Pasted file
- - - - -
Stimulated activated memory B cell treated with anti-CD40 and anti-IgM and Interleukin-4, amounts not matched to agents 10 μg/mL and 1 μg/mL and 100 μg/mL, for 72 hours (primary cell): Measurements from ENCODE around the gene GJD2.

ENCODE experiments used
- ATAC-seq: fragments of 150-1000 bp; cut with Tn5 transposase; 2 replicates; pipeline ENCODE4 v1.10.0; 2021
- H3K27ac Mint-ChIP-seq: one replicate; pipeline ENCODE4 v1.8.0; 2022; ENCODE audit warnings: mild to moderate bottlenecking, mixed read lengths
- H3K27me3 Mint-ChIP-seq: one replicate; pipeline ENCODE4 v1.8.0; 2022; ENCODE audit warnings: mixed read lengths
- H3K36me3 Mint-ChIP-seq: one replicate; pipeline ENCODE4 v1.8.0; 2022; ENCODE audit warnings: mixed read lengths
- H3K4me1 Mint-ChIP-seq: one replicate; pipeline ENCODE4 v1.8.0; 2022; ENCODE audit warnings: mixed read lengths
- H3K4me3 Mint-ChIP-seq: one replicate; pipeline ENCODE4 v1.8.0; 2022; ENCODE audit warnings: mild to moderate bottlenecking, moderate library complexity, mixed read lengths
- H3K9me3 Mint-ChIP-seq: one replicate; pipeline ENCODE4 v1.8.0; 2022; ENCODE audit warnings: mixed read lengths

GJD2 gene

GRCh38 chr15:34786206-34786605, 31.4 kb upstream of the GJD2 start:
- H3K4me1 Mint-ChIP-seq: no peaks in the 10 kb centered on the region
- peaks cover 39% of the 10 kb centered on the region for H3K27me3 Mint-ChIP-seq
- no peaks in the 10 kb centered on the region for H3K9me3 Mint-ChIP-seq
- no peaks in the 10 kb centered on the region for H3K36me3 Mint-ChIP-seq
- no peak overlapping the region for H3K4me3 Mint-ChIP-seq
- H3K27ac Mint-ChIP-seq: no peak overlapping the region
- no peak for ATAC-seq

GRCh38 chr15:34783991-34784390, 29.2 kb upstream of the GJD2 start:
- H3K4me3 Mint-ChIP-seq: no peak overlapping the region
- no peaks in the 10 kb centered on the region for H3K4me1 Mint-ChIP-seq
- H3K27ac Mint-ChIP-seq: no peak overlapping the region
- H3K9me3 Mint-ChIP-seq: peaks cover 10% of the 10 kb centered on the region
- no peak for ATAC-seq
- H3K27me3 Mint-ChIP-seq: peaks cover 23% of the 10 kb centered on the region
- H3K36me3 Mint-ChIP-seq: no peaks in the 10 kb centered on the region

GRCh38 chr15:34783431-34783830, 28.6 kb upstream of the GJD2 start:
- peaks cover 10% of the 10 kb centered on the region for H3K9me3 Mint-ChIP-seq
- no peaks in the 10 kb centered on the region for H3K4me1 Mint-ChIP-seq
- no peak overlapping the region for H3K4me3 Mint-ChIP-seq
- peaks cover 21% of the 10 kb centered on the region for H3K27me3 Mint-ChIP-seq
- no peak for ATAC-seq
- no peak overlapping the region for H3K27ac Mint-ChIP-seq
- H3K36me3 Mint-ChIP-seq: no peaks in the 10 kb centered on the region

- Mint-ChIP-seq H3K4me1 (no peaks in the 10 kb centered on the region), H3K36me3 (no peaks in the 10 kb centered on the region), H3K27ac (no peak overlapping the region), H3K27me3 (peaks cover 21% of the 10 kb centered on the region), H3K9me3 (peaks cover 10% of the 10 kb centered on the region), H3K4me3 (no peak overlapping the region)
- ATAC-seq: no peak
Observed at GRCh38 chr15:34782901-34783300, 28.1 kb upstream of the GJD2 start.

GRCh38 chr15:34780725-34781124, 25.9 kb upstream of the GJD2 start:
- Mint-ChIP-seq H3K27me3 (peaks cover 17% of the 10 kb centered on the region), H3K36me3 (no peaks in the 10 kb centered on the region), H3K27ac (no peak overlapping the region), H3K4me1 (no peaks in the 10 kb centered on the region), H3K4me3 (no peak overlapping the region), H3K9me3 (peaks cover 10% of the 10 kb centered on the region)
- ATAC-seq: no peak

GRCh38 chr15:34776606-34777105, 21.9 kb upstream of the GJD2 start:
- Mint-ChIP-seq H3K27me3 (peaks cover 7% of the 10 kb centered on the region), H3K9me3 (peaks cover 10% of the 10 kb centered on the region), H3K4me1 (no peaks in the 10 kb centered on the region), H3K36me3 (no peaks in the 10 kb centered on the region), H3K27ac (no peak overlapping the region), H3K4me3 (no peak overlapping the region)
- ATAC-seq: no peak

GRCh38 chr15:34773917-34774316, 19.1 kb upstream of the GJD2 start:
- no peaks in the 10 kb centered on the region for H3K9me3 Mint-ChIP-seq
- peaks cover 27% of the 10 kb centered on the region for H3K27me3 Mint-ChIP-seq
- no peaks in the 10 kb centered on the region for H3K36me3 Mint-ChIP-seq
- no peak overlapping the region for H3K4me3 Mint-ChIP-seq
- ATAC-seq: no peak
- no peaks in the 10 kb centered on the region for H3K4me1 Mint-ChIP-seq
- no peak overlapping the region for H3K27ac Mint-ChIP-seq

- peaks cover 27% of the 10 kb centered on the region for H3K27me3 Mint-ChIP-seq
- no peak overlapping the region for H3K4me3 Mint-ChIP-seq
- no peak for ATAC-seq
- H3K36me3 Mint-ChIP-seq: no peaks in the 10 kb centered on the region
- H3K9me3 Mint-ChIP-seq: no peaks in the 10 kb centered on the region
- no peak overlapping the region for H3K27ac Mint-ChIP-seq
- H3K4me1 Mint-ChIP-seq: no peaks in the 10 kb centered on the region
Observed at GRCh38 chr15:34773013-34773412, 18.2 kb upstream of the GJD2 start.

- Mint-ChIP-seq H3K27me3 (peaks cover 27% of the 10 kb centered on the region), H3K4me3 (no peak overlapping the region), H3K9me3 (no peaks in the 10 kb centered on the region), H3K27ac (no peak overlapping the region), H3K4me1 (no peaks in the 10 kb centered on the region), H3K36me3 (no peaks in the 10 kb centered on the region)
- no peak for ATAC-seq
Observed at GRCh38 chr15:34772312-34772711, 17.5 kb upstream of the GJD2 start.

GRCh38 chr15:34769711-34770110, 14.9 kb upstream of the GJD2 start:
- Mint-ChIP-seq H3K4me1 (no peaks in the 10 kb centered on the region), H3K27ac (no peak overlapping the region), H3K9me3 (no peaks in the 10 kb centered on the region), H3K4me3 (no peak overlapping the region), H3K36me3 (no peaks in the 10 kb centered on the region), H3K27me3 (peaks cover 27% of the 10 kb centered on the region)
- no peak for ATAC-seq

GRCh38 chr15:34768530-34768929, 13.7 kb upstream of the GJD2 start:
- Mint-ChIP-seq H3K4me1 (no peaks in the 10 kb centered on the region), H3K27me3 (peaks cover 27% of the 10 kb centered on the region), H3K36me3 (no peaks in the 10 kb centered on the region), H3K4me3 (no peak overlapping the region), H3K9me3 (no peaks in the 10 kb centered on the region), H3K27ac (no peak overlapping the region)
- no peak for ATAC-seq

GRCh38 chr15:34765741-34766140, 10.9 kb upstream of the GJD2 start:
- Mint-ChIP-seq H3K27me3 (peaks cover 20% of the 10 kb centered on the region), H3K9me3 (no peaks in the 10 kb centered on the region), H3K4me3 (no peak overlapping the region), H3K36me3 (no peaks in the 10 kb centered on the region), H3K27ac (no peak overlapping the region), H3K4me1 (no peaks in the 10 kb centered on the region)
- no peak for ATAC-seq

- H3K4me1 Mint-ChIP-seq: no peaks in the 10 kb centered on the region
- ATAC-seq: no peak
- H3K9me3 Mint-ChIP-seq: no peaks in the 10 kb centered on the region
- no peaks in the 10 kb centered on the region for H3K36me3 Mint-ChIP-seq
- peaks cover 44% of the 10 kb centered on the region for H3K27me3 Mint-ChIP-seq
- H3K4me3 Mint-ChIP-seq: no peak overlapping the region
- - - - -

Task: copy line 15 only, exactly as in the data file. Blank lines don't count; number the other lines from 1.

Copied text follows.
- no peaks in the 10 kb centered on the region for H3K36me3 Mint-ChIP-seq